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Conrad Martens and the Squatting Families of the Darling Downs

  • Marion Diamond

Extract

Conrad Martens visited the Darling Downs during the summer of 1851–52, where a small group of squatting families played a crucial part in the success of his journey. In the short term, they provided him with hospitality as he moved from property to property; in the longer term, he hoped, they would become the main purchasers of his paintings. In this article I shall give a brief description of the Darling Downs pastoral elite, and look at the personal connections that existed between Martens and many of these people: connections that explain why Martens was received so hospitably during his travels, and why he had a reasonable expectation that they would patronize his work. In addition, though, there were also structural reasons relating to the changing economic and social climate of the early 1850s that help explain why these families subsequently bought his paintings.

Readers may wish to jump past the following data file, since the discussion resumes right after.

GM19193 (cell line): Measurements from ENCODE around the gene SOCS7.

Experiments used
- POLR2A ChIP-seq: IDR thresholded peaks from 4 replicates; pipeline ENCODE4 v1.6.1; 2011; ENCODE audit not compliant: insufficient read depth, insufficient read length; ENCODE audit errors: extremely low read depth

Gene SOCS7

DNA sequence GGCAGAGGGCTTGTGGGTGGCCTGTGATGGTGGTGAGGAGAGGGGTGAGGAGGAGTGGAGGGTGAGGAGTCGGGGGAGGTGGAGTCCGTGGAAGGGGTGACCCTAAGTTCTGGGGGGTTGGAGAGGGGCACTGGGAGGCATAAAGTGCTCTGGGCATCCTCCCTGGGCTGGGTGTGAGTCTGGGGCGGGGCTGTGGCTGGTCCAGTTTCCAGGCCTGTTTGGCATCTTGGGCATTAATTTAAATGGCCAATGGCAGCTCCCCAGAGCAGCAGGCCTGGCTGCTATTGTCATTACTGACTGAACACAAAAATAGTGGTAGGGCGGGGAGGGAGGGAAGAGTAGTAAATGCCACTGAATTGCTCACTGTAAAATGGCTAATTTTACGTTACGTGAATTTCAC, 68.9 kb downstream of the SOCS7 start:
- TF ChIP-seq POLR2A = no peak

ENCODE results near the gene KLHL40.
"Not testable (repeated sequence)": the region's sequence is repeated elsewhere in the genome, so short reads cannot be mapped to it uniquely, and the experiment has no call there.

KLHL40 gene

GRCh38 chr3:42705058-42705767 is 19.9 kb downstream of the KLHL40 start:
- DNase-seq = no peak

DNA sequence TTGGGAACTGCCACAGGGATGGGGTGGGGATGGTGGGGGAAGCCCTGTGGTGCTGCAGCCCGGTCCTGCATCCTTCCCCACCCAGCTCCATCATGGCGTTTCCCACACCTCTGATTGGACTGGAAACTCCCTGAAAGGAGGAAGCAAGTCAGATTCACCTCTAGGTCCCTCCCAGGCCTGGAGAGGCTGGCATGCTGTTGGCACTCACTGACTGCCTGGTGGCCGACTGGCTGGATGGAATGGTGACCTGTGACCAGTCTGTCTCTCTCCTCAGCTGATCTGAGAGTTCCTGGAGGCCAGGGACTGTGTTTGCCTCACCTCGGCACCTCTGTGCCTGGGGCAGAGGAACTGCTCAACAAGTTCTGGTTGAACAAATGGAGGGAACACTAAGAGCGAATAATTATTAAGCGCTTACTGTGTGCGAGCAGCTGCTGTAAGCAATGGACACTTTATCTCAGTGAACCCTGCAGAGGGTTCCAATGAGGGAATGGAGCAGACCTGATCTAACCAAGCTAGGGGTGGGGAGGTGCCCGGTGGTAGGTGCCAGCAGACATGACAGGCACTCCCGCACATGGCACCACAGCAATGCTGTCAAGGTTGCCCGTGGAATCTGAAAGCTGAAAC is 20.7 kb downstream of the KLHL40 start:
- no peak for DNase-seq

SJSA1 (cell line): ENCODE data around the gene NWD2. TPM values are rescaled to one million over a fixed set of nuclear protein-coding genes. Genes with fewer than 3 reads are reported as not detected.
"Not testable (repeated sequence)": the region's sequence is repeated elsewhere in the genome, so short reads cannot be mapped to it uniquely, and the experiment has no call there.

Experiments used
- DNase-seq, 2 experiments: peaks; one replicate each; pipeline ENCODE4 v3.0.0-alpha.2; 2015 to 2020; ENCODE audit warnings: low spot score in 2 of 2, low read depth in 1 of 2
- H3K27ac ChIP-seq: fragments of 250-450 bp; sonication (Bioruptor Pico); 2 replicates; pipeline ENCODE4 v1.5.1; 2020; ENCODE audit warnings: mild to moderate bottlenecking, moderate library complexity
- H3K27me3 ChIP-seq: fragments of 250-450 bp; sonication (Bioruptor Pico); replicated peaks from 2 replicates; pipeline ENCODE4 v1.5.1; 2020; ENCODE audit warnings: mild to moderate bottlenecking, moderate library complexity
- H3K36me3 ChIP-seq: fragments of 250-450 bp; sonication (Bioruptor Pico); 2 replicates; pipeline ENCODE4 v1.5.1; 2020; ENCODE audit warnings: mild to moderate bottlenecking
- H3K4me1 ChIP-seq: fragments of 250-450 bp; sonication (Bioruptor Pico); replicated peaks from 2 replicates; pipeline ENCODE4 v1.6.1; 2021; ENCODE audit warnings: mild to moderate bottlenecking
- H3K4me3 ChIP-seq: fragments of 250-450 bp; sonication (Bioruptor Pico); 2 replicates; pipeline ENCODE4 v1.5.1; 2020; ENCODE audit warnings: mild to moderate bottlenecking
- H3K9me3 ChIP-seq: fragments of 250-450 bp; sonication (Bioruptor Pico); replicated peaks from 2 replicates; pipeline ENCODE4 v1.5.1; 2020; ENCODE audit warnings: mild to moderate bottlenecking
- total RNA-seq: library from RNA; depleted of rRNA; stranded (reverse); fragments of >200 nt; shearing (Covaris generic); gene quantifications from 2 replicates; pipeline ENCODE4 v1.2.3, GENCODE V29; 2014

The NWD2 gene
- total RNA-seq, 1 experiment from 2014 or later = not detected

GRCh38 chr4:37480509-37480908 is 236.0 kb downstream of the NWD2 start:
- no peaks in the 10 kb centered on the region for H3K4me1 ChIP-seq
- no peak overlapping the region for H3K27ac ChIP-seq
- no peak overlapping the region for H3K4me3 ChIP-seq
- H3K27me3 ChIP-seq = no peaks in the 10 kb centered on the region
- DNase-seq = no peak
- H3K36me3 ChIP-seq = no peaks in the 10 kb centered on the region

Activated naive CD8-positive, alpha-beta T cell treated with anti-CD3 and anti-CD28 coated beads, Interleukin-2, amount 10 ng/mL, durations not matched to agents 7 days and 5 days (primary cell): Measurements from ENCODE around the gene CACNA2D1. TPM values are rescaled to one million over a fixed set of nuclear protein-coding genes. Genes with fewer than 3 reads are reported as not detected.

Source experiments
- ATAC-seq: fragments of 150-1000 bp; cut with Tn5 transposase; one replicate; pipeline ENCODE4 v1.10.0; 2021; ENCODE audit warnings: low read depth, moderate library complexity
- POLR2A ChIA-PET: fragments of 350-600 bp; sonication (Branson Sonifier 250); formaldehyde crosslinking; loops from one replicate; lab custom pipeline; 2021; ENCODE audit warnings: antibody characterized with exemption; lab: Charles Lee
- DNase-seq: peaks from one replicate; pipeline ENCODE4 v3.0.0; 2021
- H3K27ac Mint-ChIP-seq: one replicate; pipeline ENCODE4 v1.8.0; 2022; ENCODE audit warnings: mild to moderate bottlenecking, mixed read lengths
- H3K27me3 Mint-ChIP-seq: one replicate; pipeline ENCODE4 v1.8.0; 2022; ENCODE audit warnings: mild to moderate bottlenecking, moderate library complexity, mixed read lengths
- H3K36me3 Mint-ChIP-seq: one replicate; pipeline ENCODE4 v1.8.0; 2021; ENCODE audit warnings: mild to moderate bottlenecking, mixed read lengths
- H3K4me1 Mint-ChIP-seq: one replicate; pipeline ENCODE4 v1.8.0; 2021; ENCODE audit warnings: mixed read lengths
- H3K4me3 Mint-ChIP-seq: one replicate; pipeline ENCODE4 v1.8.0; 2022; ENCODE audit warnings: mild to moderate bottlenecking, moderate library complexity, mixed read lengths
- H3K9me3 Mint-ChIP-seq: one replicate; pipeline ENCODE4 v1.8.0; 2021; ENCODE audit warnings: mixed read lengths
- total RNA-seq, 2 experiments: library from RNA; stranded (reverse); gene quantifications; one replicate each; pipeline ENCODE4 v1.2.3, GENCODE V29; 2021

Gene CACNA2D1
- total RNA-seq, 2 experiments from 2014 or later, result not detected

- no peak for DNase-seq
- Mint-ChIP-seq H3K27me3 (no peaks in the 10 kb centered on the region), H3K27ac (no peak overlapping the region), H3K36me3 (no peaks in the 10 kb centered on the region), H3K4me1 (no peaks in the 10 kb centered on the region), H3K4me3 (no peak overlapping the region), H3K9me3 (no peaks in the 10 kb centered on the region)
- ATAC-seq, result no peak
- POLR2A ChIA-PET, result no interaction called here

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Notes

1 Barnes, C-E.B. (Canning Downs), personal communication with the author, 25 Mar. 1995.

2 Charles Macarthur and Robert Gore married sisters: see French, Maurice, A Pastoral Romance: The Tribulation and Triumph of Squatterdom (Toowoomba: USQ Press, 1990), 174.

3 Christopher Rolleston's marriage occurred after the Leslie brothers had left the Downs. However it illustrates the closeness of his association with the Leslies that he met Catherine Leslie during an invited visit to the Leslie family home in Scotland, while on leave in 1853–54.

4 Newstead House was built by Patrick Leslie, but held in the name of his father William Leslie Snr.

5 Buckley, Ken, ‘Gipps and the Graziers of New South Wales, 1841–6’, parts 1 and 2, Historical Studies 6. 24 (1955): 396412; Historical Studies 7. 26 (1956): 178–193 is the classic account of this tale. See also Maurice French, A Pastoral Romance, 15–19.

Conrad Martens and the Squatting Families of the Darling Downs

  • Marion Diamond

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